• Tzeentch
    2.1k
    I'm all for not unnecessary harming anyone

    My gripe was with the idea that there exists a heirarchy of sentience by which we can decide what is moral to eat (or harm) and what is not.

    To me, eating plants or insects seems more like shifting the harm to something we have a harder time empathizing with. We sell it off by ascribing value to those traits which we empathize with most naturally - sentience, fluffiness, etc.

    To cut down a tree, to butcher a lamb, what is the difference, really?
  • Vera Mont
    313
    To cut down a tree, to butcher a lamb, what is the difference, really?Tzeentch

    The screaming.
    That's simplistic, but that's the thing in a nutshell: not to kill that which expresses a desire to live; not to hurt that which responds to pain. If trees are shown to have a nervous system, I'd have to rethink whether I should use lumber.
    We cannot live without compromises: there is no purity for a high-maintenance, highly perceptive species. Algae can be more innocent than earthworms; spiders more innocent than hyenas. None of them have a choice, and Evolution has passed all of their characteristics and needs down to us.
    But we are no longer subject to nature; we developed the ability to subjugate nature. To destroy it, to replicate or alter its processes, to dig up the distant past and burn it, to turn valleys into radioactive waste dumps and jungles into grazing land for disabled species that belong on plains which no longer exist.
    Collectively, we could become far more benign, had we the will and leadership. The Earth would last longer and we would survive both longer and with a better quality of life.
    Individually, we have only a limited choice in how we live and how much we contribute to the destruction.
    Vegans try to do as little harm as possible. They can't do zero harm, because they are human in a world that is now 100% human-owned and operated.
    Other groups of people try to minimize the harm in other ways: they build tiny houses, or eat only locally produced food, or build their own greenhouse, or stop using plastic, or put solar panels on their roof or recycle water.
    I don't think there is anything to gain by saying: If you can't be perfect, you shouldn't try at all.
  • Vera Mont
    313
    I don't think the ability to feel pain is in any way relevant.Tzeentch
    That's an opinion many humans share. Not all, however.
    Besides, how do you know insects and plants do not feel pain? They react to being attacked just like a mammal would.Tzeentch
    Insects do; they have a nervous system. When caught in a trap, they try to escape. Broccoli doesn't. I eat broccoli, but not spiders.
    If you do not feed yourself with meat you would lose proteins and then you will get sick.javi2541997
    How long does it take, usually? I haven't fed myself with the flesh of mammal, birds or sea-creatures for 30-odd years. So far, feeling fine.
    We have the technology to substitute all the nutrients we don't get from our diet - and a whole lot more that we don't need at all - hence the multi-billion dollar supplement industry.
  • Vera Mont
    313
    Although I understand that we can't let the farm animals breeding forever, it may simply be a solution like not introducing males and females together or something like that. Stop it at the breeding part so it doesn't have to get to the killing part.schopenhauer1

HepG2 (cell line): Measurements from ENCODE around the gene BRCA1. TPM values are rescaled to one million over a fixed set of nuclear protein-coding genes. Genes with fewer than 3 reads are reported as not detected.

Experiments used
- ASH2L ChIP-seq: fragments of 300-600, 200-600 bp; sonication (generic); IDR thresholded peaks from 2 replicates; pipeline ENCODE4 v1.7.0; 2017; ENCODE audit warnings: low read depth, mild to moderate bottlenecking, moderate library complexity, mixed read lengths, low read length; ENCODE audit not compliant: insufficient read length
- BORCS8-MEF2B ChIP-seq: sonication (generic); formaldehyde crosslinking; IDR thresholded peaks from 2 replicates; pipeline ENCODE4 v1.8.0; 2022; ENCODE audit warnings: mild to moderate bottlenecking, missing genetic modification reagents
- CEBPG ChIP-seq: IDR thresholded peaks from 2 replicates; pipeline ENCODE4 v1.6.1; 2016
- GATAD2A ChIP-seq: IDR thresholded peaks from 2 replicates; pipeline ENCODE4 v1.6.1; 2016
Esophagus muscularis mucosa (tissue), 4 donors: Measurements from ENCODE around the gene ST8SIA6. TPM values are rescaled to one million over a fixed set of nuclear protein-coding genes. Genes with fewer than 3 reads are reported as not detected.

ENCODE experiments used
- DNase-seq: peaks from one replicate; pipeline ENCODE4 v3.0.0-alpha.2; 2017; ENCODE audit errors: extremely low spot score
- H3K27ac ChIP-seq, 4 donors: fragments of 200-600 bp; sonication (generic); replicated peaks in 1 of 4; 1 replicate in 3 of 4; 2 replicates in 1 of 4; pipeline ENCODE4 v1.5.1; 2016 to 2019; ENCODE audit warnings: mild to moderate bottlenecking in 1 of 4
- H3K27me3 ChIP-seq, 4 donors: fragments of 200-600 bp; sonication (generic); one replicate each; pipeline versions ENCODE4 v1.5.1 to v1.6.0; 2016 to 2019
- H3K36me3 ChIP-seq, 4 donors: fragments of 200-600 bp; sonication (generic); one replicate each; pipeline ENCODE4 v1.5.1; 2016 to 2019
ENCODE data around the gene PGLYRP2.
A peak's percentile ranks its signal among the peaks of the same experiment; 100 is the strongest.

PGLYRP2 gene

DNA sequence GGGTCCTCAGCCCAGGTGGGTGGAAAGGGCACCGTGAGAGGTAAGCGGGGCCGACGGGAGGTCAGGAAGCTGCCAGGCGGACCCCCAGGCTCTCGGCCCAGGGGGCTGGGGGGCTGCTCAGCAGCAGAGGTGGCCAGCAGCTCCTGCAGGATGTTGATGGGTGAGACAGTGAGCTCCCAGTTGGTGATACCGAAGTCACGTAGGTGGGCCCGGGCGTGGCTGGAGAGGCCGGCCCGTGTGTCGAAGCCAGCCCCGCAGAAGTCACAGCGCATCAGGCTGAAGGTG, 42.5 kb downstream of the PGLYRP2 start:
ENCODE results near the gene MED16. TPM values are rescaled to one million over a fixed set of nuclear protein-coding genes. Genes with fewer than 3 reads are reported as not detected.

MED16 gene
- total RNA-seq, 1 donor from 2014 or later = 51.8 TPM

Domestic animals don't control their breeding anyway. The farmers do. Much of it - cattle in particular - is done artificially. To stop it, all we have to do is stop. Inducing milk production in a cow that has not given birth is more complex, but already within reach. Should work on goats, too. Free-range egg sellers regularly keep all-hen flocks: a calmer barnyard and no risk of an embryo plopping into a customer's frying pan. Sheep, also goats, rabbits and llamas) could still be kept for the wool - when you don't want an increase in the herd, just sequester the rams. Pigs have no other use, except rototilling vegetable patches and cleaning up the floor of orchards and permaculture gardens and sniffing out the odd $1000 truffle.
    Humans have choices about what they eat and how they produce it.
    (And - Shhhh, don't spook the elephant! - about how many of us need feeding.)
  • 180 Proof
    10.2k
    Veganism is a speciesist half-measure. A far more effective solution is – the one which I'm enthused about – vat-grown / 3-d printed meat (i.e. animal protein) that tastes like natural beef, pork, poultry, eegs, etc.

    Whatever you eat, you will need to eat some living organism. Just because one is fluffy and the other is not, does not make it better to eat one over the other. It's a tragedy of life, and veganism or vegetarianism does not seem like a cut and dry solution at all to me.Tzeentch
    :up:
    To me, eating plants or insects seems more like shifting the harm to something we have a harder time empathizing with. We sell it off by ascribing value to those traits which we empathize with most naturally - sentience, fluffiness, etc.Tzeentch
    :up: :up:
  • schopenhauer1
    7.7k
    I don't think there is anything to gain by saying: If you can't be perfect, you shouldn't try at all.Vera Mont



    I think that is a good response.